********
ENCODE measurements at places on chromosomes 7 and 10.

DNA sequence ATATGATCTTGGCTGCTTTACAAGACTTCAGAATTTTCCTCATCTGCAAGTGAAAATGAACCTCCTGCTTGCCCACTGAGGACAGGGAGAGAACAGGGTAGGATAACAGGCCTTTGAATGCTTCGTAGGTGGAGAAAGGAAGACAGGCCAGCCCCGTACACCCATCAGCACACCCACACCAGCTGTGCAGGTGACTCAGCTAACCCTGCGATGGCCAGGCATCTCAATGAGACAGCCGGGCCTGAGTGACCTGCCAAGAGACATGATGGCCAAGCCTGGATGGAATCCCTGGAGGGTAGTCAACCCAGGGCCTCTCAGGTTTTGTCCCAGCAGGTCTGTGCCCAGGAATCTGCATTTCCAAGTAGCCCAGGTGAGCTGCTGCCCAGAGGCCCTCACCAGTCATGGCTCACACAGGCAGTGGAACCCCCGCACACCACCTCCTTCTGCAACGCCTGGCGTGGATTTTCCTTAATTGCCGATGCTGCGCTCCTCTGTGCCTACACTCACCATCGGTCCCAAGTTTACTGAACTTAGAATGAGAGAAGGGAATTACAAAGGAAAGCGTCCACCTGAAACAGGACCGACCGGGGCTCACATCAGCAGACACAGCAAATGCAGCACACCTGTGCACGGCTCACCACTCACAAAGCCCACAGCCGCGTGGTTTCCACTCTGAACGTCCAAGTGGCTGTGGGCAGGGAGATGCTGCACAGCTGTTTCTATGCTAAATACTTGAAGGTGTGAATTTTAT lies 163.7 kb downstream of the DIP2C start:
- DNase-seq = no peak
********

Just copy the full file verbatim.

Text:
ENCODE measurements at places on chromosomes 7 and 10.

DNA sequence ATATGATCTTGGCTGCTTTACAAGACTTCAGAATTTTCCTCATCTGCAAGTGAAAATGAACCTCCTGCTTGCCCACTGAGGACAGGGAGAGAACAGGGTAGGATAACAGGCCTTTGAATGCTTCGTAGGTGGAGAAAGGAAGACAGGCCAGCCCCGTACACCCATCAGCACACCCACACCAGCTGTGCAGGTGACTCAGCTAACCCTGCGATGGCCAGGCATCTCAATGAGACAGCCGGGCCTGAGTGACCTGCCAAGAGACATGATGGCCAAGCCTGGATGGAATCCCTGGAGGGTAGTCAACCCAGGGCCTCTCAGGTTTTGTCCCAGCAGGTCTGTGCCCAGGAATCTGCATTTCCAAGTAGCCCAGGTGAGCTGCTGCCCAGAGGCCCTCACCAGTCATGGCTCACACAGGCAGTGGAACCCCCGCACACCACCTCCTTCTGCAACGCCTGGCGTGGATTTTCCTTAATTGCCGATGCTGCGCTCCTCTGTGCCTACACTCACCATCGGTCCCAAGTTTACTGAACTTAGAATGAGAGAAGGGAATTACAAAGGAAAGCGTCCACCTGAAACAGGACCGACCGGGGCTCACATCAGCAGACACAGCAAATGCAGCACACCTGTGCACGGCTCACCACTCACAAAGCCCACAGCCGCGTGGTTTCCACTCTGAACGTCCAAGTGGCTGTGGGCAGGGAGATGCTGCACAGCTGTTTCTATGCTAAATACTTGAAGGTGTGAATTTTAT lies 163.7 kb downstream of the DIP2C start:
- DNase-seq = no peak